1. Before you leave, tell someone where you are going and when you plan to return. Survival experts suggest that if you are not back by that time, the person should call for help.

2. Wait to walk out on the ice until there are at least 4 inches of clear, solid ice, with no open water or melting ice near shore. Open water and melting indicate unsafe ice. Carry an ice spud or chisel to check the thickness of the ice as you proceed. Thinner ice will support one person, but since ice thickness can vary considerably, especially at the beginning and end of the season, 4 inches will provide a margin of safety.  Ice must be much thicker and more stable to support the weight of a snowmobile. Snowmobiles and ATV’s need at least 5 inches, and cars and light trucks need at least 8-12 inches of good clear ice.

3. Go out with a buddy and keep a good distance apart as you walk out. If one of you goes in the other can call for help (carry a cell phone). The companion can also attempt a rescue if one of you are carrying rope or other survival gear.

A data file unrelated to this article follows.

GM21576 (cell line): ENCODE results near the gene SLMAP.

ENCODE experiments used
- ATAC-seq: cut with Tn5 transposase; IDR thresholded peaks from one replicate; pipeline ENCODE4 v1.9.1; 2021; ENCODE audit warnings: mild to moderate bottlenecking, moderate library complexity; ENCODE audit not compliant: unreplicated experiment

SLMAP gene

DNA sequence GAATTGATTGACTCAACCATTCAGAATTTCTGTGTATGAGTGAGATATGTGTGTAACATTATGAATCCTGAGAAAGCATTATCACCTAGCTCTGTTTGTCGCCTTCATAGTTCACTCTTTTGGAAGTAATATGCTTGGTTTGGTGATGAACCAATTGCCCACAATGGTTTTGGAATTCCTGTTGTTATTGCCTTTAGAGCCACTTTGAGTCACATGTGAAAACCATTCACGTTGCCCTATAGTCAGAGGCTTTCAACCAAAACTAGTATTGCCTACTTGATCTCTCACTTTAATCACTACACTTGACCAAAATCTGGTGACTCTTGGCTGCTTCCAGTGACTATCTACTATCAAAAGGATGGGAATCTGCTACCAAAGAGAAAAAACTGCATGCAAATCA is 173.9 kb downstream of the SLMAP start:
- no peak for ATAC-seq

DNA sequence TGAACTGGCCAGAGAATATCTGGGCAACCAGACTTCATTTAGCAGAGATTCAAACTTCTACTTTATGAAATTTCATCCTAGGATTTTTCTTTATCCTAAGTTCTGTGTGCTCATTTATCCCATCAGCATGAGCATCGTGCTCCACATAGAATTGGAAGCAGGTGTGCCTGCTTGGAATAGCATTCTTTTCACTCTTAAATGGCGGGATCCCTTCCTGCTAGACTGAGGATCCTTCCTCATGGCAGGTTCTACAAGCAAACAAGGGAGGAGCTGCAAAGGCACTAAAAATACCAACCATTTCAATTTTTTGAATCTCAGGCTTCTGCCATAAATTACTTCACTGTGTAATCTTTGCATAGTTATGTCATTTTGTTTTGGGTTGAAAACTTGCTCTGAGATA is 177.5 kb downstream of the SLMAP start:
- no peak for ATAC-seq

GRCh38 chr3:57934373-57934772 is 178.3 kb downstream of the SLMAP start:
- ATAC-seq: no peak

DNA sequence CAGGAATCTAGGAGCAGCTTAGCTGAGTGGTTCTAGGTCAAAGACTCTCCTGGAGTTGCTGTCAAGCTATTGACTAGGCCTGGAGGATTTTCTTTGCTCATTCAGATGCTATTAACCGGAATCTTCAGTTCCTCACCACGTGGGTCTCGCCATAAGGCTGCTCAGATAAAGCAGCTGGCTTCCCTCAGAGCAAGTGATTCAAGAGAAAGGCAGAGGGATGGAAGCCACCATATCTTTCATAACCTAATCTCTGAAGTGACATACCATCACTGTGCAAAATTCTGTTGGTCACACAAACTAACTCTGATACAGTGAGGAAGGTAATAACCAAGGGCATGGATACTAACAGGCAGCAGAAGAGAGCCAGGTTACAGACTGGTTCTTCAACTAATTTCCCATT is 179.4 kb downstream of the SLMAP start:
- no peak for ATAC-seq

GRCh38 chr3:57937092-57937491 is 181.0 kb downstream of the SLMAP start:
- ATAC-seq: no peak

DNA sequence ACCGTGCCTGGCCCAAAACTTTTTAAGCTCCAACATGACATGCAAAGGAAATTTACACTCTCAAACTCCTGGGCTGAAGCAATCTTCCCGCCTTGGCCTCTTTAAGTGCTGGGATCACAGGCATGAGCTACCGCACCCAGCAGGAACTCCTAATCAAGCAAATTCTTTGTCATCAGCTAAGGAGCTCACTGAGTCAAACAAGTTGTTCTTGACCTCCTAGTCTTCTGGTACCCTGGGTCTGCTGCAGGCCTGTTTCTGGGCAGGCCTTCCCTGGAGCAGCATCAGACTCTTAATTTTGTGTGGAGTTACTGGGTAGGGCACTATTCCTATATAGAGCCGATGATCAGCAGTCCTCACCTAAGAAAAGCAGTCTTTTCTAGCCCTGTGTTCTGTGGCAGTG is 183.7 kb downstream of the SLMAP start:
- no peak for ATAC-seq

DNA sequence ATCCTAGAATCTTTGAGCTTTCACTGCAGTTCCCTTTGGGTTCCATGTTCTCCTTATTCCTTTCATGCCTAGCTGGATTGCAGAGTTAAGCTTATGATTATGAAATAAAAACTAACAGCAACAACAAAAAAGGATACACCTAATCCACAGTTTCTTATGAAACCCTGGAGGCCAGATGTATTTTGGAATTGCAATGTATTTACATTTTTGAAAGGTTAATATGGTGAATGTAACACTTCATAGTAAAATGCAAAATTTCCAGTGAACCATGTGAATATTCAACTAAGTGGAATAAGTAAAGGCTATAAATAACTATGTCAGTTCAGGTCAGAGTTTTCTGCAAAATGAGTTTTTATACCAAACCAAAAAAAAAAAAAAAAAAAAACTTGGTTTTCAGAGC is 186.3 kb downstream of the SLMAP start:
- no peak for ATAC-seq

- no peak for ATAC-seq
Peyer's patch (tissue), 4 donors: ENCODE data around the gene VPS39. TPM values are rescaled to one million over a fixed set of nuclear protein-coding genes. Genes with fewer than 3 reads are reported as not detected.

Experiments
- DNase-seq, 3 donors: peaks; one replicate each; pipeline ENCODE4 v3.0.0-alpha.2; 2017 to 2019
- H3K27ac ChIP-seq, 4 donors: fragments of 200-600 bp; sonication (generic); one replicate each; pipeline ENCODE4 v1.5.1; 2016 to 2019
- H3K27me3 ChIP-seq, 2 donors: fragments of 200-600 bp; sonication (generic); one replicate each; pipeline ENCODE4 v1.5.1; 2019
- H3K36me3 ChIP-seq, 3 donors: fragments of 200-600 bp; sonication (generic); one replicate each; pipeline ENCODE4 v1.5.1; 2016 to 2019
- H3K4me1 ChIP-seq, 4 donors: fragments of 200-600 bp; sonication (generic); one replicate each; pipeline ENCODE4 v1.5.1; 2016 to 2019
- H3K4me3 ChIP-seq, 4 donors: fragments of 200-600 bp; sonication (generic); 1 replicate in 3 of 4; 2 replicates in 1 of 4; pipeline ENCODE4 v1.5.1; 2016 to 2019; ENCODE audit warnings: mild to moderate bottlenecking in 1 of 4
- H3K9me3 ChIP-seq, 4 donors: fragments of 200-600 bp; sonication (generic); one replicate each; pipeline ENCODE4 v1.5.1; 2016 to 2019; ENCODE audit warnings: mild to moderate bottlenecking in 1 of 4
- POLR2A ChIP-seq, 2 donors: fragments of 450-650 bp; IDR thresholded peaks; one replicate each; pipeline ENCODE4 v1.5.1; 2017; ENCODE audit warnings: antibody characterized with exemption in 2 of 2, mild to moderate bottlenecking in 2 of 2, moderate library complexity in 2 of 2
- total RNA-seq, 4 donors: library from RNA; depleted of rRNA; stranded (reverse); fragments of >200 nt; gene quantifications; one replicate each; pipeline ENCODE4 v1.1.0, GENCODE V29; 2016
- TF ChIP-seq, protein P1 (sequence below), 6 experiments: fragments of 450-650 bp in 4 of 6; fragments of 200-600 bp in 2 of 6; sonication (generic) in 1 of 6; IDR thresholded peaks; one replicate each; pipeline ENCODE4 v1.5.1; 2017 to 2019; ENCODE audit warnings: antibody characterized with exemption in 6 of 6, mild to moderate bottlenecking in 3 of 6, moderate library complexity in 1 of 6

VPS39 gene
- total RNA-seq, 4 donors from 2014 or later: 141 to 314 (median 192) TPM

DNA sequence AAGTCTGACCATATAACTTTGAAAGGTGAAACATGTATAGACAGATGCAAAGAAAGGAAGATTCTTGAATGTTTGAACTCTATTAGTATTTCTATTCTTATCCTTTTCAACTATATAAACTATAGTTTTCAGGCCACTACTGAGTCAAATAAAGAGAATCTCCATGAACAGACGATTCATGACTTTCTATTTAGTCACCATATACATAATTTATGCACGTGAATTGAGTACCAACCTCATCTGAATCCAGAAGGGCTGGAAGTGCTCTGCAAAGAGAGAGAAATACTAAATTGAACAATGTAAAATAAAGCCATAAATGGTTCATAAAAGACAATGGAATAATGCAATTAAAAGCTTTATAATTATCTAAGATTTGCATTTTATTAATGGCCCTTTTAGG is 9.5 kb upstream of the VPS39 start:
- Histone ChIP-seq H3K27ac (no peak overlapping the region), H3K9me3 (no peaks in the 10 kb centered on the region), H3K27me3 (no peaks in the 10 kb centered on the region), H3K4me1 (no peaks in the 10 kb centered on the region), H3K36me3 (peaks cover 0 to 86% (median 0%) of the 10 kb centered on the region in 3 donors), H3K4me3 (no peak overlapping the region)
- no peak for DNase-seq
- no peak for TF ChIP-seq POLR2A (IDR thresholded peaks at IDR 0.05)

4. Wear a life jacket. Life vests or float coats provide excellent flotation and protection from hypothermia (loss of body temperature). Never wear a life jacket if you are traveling in an enclosed vehicle, however. It could hamper escape in case of a breakthrough.

5. Carry a pair of homemade ice picks or even a pair of screwdrivers tied together with a few yards of strong cord that can be used to pull yourself up and onto the ice if you do fall in. Be sure they have wooden handles so if you drop them in the struggle to get out of the water, they won’t go straight to the bottom!

6. Carry flares or an emergency signal marker so that you can be seen if you need to be rescued in a storm. Other storm survival equipment includes chemical hand warmers, flashlight and batteries, chemical light sticks, compass, reflective "space" blankets, portable camp stove with fuel, pocket knife or pocket tool, and matches or a lighter.

7. Don’t snowmobile or atv across ice at night or when it is snowing. Reduced visibility increases your chances for driving into an open or weak ice area.  

8. Above all, avoid alcoholic beverages. Beer and booze increases your chances for hypothermia and increases the likelihood that you’ll make a stupid mistake that will cost you or a companion their life.

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